This is born out by the fact that same-sex sexual activity is proscribed in both the Old and New Testaments.5 Because of God’s distinct design for marriage from the very beginning, the vast majority of Christians have recognized that marriage is defined by the union of one man and one woman.6 As A. T. B. McGowan elaborates,

It has always been the conviction of the Christian church in all its branches, based upon Holy Scripture, that sexual relationships outside of that between husband and wife are contrary to God’s intention. This is not just the view of a few ultra-conservative theologians but has been the historic conviction of the church for two thousand years and remains the moral conviction of the vast majority of the world’s Christians today. It is also a view shared with the other Abrahamic faiths.7

Same-sex unions, on the other hand, fall short of God’s design by negating the psychological and sexual complementarity God established with the first man and woman.

Can We Follow Our Hearts?
Many believe that since they have a seemingly natural, inborn attraction to the same sex, that this must be the way God made them. To think otherwise would be to imply that God had made a mistake in creating them the way they are. While this sounds like a compelling point at first glance, it makes the crucial but misguided assumption that our natural desires are inherently good and God-given. But as C. S. Lewis rightly observed,

From the statement about [the] psychological fact ‘I have an impulse to do so and so’ we cannot by any ingenuity derive the practical principle ‘I ought to obey this impulse’. . . . Telling us to obey Instinct is like telling us to obey ‘people’. People say different things: so do instincts. Our instincts are at war.8

Because of Adam and Eve’s rebellion in the garden that resulted in the fall (Genesis 3), every aspect of human existence has been corrupted by sin, including our sexuality (Romans 1:24-27; 5:12, 18-19; 7:18). Thus McGowan writes, “the sexuality of each one of us has been damaged by our inherited fallenness, in different ways and in different measures. For some of us that will mean that they experience same-sex attraction, some will experience gender confusion, others will be sexually attracted to children, yet others will only be sexually satisfied with multiple partners and so on.”9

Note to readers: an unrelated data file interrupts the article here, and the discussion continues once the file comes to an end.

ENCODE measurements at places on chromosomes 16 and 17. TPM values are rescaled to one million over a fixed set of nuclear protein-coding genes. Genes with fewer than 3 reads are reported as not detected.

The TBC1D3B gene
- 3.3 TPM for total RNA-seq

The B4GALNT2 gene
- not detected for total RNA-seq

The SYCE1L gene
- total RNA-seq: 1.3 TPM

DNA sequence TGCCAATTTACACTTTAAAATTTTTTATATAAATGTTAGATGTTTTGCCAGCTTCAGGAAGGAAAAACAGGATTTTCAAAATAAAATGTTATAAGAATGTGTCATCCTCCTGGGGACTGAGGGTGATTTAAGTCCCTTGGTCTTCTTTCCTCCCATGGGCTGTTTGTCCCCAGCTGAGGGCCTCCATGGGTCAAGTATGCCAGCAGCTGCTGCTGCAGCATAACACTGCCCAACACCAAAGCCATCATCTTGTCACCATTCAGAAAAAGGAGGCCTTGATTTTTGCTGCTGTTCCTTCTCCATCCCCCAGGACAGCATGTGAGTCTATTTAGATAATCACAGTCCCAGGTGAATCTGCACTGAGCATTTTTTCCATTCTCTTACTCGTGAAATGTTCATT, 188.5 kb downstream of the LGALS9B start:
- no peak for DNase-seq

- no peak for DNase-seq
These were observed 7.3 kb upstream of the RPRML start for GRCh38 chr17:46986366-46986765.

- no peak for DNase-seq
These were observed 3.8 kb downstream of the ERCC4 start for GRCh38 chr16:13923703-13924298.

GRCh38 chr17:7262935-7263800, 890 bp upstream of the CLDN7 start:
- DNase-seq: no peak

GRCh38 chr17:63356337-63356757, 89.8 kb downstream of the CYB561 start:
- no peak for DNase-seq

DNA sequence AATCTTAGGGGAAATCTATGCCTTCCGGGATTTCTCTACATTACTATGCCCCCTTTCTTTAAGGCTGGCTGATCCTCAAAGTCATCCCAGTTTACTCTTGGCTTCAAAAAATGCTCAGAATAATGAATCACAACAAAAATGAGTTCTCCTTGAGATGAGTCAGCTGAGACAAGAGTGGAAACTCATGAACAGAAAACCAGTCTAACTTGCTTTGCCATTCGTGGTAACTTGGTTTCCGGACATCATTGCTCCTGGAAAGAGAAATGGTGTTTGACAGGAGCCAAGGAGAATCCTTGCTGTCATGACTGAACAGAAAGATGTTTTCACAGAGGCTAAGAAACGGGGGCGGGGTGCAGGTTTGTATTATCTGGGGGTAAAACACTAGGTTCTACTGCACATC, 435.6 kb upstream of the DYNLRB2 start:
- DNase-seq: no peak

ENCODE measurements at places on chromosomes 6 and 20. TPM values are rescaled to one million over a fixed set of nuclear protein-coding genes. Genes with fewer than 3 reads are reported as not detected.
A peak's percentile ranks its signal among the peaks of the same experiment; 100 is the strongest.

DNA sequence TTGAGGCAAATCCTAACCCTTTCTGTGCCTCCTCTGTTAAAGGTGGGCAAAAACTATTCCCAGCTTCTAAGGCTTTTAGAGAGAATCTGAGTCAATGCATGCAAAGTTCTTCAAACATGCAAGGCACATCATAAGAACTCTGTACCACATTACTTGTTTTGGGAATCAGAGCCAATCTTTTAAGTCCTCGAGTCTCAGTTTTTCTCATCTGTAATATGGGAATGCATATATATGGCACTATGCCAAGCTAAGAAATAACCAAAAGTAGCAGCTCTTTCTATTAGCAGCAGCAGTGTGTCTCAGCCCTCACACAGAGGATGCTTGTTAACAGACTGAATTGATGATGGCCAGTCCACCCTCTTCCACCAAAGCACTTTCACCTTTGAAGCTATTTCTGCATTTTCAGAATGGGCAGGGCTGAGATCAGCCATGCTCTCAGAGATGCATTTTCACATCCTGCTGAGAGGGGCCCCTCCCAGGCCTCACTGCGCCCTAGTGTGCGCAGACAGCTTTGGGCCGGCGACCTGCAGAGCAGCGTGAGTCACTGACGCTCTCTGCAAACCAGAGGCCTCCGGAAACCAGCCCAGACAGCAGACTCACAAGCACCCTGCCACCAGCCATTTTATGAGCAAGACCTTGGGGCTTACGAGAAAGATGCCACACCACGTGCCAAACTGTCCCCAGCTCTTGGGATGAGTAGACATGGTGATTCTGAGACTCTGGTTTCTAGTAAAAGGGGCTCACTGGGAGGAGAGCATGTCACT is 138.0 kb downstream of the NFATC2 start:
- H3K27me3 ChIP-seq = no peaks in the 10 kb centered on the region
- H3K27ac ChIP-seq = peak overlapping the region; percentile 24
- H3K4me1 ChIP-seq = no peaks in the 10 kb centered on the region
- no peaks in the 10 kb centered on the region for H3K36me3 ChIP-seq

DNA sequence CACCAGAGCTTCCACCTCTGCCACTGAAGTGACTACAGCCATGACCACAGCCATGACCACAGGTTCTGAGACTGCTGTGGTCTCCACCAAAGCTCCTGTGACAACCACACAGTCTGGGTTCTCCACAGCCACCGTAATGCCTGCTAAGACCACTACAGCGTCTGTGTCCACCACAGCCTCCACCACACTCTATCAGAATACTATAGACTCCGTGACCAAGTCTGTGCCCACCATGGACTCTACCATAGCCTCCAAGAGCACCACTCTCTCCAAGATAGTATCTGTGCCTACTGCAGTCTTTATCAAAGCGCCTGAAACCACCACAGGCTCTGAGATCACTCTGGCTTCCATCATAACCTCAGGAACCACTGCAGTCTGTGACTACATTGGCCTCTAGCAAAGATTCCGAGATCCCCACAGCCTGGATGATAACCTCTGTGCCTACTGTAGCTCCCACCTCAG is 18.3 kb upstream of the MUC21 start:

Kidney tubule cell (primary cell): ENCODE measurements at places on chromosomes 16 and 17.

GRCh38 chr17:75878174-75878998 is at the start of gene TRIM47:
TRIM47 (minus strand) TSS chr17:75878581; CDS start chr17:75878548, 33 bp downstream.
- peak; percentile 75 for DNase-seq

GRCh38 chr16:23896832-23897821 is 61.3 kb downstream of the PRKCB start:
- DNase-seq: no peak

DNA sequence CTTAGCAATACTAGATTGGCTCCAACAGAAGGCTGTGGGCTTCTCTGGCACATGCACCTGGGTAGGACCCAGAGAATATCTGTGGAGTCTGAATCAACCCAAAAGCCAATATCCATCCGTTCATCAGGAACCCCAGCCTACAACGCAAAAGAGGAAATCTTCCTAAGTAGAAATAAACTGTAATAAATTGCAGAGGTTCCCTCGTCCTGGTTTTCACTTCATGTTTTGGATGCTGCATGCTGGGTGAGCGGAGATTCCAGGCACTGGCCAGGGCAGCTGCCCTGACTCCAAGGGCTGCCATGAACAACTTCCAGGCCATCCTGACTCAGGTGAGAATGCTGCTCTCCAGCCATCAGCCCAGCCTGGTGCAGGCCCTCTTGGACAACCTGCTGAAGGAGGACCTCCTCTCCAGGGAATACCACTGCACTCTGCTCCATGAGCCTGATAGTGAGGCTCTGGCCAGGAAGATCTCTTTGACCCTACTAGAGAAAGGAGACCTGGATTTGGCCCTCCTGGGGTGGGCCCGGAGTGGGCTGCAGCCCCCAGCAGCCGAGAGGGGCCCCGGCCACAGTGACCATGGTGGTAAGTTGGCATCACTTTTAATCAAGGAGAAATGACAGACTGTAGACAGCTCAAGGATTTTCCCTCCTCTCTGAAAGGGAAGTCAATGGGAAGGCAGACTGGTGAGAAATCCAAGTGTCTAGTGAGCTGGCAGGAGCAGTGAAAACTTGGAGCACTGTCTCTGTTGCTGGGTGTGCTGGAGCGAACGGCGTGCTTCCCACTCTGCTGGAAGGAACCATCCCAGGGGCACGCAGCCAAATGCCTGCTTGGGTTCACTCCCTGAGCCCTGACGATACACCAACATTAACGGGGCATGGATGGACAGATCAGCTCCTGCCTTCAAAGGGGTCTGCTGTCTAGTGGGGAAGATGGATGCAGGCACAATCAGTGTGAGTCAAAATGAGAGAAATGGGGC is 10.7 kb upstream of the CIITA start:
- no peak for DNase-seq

Every human being is made in God’s image and thus has incalculable value and worth. All of us are also loved by God without measure. But because of the fall and our resulting sinful nature, all of our desires have to be evaluated in light of God’s will for us revealed in Scripture. We can’t simply follow our hearts because our hearts can easily deceive us. As the prophet Jeremiah wrote, “The heart is deceitful above all things and beyond cure. Who can understand it?” (Jeremiah 17:9; cf. Proverbs 14:12; Ecclesiastes 9:3; Mark 7:21-22).

Nothing said here is meant to diminish the great anguish many Christians and non-Christians experience as they grapple with same-sex attraction.10 For those who do, individual believers and the church should come alongside them as friends, listeners, counselors, and mentors. Through love, encouragement, support, and wise counsel, same-sex attracted Christians can live joyful, godly lives as followers of Jesus Christ.11

Christopher L. Reese (MDiv, ThM) is a writer, editor, and journalist. He is the editor-in-chief of The Worldview Bulletin and cofounder of the Christian Apologetics Alliance.  He is a general editor of the Dictionary of Christianity and Science (Zondervan, 2017) and Three Views on Christianity and Science (Zondervan, 2021) and his work has appeared in Christianity Today, Bible Gateway, Beliefnet, and other sites.